ING Failed to Meet Compliance Standards, Bank of Italy Says
Dutch bank ING Groep NV was required by the Bank of Italy to stop accepting new clients on the Italian territory. Italy’s central bank took the unusual measure after it discovered issues related to money laundering.
ING Fails to Meet Compliance Standards
The Bank of Italy found compliance problems at the ING’s Italian unit that provides online lending services. The discovery is the result of a four-month investigation that ended in January of this year, according to a communiqué issued by the central bank. Based on the inspection, Milan prosecutors have already opened a money-laundering probe, Bloomberg reports, citing Italian media agency Il Sole 24. However, the latter didn’t reveal how it had obtained such information.
ING said that it was taking concrete steps towards compliance based on an initiative launched soon after the bank paid a considerable penalty for another issue in 2018. Christoph Linke, a spokesperson for the bank, told Bloomberg that the company was requiring its legal team to check whether there was any criminal probe.
KBW analyst Jean-Pierre Lambert reportedly said in a note:
Just as privacy is an issue with Facebook, money laundering may become a defining issue for ING. Among the risks are a snowball effect as other regulators in the wide ING geographical footprint may initiate their own investigations.
However, the Dutch bank doesn’t want to leave the impression that money laundering issues are an intrinsic part of its business. In a press release published on Sunday, the company said:
ING is committed to conducting its business with integrity. Also going forward, whenever during the global enhancement programme and associated activities issues are identified, ING will take the appropriate actions. We will do this in close cooperation with supervisory and regulatory authorities.
Despite everything, the share price of ING fell 1.03% on Monday and might also be in red at the close on Tuesday. However, investors’ sentiment will ultimately be impacted by the way ING addresses the accusations.
ING Strikes Again
It is not the first charge in which ING is accused of money laundering. Last year, the bank was obliged to pay an $878 million fine to settle a money laundering and corruption investigation carried out by a Dutch prosecutor. That was one of the most significant penalties ever paid by ING, which resulted in the dismissal of the chief finance officer.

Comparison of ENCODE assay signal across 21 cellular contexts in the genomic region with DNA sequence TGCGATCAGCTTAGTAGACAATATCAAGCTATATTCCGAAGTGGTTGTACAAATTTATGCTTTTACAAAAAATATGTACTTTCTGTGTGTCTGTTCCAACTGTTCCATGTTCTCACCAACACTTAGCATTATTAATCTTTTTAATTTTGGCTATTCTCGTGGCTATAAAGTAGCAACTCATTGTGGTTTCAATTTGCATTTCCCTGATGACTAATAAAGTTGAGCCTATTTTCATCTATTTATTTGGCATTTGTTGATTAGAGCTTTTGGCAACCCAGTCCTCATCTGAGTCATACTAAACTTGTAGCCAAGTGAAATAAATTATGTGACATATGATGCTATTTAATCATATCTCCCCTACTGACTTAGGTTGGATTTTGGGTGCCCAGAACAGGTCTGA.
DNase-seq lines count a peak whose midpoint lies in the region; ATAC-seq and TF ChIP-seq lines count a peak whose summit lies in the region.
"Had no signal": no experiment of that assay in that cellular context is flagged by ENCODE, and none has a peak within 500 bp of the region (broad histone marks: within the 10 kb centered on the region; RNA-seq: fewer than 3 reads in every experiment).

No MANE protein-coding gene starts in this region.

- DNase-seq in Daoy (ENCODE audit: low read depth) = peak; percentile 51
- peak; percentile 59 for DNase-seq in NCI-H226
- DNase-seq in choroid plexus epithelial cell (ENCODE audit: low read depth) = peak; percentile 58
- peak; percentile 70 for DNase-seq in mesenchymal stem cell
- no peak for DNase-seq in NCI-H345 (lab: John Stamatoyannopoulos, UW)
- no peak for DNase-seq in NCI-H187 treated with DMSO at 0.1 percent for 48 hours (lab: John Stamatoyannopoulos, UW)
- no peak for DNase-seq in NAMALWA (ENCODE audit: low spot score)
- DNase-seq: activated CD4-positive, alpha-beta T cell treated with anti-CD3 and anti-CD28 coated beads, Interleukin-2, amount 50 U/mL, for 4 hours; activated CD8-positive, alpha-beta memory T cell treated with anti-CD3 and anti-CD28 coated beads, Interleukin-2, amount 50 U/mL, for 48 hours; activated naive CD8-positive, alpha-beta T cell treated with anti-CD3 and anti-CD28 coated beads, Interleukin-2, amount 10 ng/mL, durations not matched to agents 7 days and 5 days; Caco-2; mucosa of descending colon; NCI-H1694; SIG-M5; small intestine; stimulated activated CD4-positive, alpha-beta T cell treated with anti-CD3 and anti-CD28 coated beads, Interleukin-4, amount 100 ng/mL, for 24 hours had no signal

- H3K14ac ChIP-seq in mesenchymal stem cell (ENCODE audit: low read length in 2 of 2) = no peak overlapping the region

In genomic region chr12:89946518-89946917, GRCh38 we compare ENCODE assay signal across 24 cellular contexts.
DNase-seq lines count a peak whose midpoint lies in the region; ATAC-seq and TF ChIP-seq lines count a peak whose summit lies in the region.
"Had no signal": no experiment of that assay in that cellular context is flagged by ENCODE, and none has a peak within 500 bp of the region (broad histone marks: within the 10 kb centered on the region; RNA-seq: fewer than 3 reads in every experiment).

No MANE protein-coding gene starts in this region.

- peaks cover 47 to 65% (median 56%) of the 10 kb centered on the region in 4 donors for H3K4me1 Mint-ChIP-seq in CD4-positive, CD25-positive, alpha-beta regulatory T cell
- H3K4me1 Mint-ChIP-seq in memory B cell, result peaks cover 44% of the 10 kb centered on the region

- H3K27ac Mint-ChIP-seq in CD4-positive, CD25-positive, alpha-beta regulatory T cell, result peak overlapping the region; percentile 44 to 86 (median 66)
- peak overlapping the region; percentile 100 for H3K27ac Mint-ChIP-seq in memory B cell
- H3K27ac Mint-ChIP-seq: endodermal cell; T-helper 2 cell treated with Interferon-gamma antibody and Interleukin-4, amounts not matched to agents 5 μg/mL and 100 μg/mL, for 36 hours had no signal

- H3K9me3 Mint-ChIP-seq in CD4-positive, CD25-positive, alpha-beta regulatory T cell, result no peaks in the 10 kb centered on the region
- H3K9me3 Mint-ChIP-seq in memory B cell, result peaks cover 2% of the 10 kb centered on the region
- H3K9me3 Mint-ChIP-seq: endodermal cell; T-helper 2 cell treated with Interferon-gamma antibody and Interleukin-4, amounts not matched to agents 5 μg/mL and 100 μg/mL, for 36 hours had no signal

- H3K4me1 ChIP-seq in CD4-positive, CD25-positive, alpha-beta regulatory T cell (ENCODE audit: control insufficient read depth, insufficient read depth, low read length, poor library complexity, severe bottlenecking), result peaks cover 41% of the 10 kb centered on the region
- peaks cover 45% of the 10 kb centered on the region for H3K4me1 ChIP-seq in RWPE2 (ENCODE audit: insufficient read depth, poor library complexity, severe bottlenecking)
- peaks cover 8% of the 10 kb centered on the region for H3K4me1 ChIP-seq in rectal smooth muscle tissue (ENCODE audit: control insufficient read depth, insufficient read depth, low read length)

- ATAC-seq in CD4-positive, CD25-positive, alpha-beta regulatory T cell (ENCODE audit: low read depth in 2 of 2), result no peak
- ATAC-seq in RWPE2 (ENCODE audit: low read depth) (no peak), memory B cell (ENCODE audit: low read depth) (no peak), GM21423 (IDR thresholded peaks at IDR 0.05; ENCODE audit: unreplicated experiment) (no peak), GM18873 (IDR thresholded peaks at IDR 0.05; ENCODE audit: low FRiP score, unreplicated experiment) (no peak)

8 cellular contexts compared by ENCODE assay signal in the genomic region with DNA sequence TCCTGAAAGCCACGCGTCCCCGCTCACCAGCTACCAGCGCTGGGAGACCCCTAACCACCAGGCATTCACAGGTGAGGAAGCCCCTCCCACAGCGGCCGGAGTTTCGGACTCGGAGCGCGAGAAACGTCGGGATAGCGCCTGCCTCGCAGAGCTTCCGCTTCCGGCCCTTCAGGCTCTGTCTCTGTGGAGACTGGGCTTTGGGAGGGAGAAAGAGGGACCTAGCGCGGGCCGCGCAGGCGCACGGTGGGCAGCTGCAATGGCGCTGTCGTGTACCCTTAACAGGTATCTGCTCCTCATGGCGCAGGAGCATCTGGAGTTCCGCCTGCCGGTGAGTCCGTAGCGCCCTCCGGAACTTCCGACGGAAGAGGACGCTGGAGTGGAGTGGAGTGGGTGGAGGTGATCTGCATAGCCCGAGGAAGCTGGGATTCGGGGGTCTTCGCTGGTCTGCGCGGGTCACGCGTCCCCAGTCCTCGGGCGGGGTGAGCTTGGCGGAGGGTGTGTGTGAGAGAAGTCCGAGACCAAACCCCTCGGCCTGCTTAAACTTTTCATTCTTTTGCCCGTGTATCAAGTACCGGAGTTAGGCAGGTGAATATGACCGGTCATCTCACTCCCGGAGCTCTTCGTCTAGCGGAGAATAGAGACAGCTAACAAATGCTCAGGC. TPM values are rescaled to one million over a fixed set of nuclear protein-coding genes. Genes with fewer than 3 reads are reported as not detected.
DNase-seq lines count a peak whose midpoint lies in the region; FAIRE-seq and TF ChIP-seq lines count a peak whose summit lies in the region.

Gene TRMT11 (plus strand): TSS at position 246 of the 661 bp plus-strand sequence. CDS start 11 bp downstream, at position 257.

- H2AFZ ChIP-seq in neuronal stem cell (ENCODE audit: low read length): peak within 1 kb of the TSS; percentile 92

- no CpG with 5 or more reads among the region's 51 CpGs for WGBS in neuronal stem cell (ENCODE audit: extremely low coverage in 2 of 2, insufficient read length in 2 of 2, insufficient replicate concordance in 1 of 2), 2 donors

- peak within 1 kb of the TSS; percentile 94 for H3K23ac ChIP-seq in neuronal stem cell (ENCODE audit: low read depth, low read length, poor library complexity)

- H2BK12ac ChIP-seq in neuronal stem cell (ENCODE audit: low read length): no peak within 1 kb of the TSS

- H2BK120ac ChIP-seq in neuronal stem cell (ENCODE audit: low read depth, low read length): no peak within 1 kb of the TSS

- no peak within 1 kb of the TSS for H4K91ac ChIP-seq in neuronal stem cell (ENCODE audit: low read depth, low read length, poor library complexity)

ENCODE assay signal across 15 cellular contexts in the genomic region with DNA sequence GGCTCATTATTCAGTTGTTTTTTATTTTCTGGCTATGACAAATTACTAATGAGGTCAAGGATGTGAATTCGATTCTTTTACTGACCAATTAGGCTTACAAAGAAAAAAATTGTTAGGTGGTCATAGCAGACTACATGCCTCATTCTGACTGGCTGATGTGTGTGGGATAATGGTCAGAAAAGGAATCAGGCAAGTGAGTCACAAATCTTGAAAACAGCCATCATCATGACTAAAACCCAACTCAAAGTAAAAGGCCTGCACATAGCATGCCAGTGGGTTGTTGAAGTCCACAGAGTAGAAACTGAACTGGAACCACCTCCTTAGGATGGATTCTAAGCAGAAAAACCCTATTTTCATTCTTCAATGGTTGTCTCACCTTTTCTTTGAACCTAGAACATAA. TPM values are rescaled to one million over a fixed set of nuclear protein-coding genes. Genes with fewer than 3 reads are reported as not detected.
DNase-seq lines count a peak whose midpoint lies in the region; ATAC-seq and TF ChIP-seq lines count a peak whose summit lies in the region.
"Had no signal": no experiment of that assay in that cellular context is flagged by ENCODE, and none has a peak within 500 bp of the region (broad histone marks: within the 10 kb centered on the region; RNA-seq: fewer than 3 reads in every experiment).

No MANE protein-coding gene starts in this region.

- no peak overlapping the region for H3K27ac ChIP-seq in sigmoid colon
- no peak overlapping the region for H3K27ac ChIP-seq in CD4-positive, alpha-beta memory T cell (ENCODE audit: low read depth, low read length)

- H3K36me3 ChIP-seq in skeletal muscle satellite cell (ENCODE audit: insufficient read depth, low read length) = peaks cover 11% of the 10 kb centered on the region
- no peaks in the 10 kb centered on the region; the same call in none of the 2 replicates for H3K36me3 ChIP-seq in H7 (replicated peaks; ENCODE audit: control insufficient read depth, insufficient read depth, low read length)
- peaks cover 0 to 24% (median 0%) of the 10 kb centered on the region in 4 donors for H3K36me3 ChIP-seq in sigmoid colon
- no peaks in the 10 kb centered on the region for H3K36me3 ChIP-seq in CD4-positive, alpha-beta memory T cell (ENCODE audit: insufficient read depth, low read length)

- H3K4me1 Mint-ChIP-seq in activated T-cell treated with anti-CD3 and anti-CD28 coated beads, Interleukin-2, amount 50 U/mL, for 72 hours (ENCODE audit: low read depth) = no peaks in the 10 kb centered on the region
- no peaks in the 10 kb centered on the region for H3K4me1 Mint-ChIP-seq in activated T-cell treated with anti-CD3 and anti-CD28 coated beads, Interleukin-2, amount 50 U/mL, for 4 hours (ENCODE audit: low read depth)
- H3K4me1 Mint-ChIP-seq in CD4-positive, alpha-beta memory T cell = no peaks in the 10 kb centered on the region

After admitting serious flaws in conducting due diligence initiatives to avoid financial crime during the period from 2010 to 2016 at its local division, CEO Ralph Hamers stressed out that the company had acknowledged the issues and would address them. Koos Timmermans, who was CFO at that time, was forced to resign.
Nevertheless, the recent problems in Italy demonstrate that ING might not have learned its lesson. The Dutch bank has been on the peninsula for about eight years via its retail bank, where it has over 900 employees. In 2018, ING recorded a revenue figure of 231 million euro in Italy alone, with total revenue of 18.1 billion euro. Italy is the company’s challenger markets in which the bank intends to expand by turning digital, without branches. ING’s online lender in Italy has over one million clients at the moment. While the Bank of Italy required the bank not to accept new customers, ING will continue to serve existing clients.
Besides the money laundering and corruption accusations in the homeland and Italy, ING was also charged with being involved in the so-called Troika Dialog Laundromat scandal, which relates to dirty money coming from Russia. Thus, hundreds of millions of euro have been laundered through ING’s unit in Moscow as part of a broader money laundering scheme carried out by Russian investment bank Troika Dialog, according to local media. The Organized Crime and Corruption Reporting Project has conducted an investigation and found that ING and ABN Amro, another sizeable Dutch bank, have been involved in money laundering schemes.
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